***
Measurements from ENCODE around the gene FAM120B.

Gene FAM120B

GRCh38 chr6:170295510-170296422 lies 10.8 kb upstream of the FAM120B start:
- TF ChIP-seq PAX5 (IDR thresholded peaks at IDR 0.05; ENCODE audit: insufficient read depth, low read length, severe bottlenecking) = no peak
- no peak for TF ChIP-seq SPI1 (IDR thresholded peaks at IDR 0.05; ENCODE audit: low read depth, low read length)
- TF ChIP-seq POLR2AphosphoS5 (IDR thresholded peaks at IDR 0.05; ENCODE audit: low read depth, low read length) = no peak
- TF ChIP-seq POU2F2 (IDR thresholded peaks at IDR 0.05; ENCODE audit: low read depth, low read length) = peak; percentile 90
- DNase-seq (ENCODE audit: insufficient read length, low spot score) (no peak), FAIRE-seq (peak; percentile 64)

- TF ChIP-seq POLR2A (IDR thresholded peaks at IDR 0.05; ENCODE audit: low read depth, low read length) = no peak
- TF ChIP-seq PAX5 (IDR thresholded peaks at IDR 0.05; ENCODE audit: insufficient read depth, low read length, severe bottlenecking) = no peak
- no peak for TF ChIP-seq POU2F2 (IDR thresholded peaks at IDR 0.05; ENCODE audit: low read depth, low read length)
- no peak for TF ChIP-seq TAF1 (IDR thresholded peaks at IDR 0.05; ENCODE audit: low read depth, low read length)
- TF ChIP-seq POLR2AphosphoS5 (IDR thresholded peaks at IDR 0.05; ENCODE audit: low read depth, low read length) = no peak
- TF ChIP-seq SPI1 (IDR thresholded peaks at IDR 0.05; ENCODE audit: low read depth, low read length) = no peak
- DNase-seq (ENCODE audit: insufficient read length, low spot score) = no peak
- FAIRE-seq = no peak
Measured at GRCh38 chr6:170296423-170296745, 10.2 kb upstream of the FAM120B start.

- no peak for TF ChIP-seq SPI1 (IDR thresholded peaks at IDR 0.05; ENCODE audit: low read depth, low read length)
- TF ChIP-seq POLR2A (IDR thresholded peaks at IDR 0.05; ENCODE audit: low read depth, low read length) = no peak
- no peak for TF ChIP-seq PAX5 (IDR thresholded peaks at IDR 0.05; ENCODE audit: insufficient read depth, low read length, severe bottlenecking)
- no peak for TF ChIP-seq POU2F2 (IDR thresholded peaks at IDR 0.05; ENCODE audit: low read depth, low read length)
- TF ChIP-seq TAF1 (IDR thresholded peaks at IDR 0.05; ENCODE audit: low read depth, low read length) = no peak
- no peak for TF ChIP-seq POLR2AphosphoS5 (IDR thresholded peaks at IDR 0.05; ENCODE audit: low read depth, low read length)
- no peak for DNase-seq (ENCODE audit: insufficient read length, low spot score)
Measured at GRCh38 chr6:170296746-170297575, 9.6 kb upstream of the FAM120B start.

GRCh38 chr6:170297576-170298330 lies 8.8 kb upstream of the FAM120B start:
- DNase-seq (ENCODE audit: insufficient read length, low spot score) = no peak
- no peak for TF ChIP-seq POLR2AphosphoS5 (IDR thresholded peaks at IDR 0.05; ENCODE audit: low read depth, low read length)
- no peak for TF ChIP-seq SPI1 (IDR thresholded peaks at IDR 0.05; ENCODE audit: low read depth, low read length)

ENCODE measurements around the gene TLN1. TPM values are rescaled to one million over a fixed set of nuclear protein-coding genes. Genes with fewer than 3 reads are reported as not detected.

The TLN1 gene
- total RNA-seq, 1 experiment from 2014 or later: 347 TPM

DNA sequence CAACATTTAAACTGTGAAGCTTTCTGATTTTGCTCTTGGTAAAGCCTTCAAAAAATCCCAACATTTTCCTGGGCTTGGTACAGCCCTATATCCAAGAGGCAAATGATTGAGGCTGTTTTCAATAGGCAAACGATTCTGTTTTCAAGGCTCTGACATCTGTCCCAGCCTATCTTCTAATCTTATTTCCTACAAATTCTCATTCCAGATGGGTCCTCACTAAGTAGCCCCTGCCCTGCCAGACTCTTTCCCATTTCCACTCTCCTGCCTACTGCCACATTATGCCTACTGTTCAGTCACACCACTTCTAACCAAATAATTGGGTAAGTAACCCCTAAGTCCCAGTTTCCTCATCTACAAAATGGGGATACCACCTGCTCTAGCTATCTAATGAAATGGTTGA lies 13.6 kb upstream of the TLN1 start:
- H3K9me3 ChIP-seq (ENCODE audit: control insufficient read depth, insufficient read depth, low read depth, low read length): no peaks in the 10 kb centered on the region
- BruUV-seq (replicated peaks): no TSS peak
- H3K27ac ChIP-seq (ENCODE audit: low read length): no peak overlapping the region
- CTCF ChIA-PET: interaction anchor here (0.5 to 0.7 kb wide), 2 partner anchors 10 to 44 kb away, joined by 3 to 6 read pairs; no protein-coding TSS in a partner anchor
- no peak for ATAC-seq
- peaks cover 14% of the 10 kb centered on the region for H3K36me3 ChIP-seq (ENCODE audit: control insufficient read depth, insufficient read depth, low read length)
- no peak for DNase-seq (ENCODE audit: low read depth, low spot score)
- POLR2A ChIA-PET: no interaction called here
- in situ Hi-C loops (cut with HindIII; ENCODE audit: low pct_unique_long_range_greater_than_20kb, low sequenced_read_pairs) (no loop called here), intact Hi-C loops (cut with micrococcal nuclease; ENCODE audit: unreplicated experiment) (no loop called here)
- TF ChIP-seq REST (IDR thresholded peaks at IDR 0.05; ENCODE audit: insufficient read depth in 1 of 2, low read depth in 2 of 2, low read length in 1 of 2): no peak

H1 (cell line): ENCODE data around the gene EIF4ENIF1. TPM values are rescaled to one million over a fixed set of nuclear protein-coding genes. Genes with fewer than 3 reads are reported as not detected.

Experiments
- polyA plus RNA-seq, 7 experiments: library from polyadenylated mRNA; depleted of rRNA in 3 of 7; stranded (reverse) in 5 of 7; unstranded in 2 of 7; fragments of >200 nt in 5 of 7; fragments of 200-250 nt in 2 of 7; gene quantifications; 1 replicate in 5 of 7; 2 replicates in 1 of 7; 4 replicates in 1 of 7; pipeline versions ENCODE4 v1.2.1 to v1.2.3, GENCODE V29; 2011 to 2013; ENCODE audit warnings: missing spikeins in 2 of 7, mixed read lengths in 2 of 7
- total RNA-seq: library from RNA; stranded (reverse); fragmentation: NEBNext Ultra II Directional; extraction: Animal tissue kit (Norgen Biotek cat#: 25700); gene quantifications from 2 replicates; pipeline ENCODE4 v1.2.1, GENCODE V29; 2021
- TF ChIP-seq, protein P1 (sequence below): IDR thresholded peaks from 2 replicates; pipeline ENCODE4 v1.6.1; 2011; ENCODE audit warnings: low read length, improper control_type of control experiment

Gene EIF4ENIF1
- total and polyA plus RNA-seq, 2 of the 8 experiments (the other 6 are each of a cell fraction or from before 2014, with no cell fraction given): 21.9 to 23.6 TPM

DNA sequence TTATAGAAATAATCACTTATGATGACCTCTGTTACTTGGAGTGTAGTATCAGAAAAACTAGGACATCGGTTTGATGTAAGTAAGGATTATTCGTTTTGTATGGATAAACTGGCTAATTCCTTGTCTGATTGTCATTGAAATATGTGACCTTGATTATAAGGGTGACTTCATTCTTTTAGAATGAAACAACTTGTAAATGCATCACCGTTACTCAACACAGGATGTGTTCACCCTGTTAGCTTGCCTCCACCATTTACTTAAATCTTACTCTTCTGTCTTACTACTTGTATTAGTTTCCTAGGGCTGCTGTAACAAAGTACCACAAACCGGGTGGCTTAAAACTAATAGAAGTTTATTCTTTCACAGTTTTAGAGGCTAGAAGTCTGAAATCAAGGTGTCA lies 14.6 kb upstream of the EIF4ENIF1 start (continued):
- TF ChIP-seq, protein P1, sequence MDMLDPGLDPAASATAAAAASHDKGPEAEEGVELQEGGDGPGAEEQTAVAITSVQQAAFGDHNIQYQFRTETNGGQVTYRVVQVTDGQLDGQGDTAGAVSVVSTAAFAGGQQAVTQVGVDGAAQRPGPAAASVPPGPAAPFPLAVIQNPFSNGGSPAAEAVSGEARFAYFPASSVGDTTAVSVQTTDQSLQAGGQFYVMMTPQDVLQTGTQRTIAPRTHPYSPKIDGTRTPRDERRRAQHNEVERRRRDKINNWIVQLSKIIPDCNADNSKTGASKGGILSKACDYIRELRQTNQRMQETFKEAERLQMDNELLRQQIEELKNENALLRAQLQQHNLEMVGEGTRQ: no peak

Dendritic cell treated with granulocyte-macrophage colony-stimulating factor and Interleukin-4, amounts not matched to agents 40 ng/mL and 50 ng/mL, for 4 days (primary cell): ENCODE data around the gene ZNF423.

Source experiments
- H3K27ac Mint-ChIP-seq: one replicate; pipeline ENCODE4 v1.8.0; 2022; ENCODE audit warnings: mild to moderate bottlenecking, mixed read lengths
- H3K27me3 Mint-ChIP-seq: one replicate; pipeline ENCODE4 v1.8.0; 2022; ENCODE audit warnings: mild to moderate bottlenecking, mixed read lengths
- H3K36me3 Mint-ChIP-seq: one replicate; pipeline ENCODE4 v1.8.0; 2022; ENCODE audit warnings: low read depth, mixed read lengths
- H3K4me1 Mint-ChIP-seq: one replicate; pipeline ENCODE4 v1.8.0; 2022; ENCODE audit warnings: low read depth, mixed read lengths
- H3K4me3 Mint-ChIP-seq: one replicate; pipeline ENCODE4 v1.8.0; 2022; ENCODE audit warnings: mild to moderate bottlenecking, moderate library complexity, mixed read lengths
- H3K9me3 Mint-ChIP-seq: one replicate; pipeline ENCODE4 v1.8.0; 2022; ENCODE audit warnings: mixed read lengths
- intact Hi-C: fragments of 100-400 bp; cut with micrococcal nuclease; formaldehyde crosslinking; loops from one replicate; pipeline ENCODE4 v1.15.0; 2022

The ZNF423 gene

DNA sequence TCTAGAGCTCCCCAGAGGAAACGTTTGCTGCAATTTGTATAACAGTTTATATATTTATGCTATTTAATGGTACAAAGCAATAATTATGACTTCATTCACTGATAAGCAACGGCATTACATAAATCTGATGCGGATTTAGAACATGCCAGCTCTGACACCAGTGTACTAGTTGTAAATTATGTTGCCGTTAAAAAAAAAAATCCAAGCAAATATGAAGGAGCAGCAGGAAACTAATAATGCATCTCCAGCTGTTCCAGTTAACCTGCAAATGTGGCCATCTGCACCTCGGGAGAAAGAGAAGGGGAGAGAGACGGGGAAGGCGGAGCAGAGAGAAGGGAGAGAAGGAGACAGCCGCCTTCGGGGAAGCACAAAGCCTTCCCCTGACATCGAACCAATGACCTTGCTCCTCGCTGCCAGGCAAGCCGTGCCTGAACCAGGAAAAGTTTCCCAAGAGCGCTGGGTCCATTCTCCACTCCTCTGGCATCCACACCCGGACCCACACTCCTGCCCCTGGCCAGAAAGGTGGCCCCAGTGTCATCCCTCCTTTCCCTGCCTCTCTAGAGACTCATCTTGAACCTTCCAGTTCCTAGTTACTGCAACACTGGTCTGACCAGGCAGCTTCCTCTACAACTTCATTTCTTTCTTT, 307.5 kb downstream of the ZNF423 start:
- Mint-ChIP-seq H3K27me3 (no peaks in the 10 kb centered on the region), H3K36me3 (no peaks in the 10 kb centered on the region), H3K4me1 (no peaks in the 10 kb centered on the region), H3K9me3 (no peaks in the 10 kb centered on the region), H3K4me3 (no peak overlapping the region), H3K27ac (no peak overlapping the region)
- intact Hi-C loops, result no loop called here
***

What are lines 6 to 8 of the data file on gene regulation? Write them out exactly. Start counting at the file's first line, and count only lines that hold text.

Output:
- TF ChIP-seq POLR2AphosphoS5 (IDR thresholded peaks at IDR 0.05; ENCODE audit: low read depth, low read length) = no peak
- TF ChIP-seq POU2F2 (IDR thresholded peaks at IDR 0.05; ENCODE audit: low read depth, low read length) = peak; percentile 90
- DNase-seq (ENCODE audit: insufficient read length, low spot score) (no peak), FAIRE-seq (peak; percentile 64)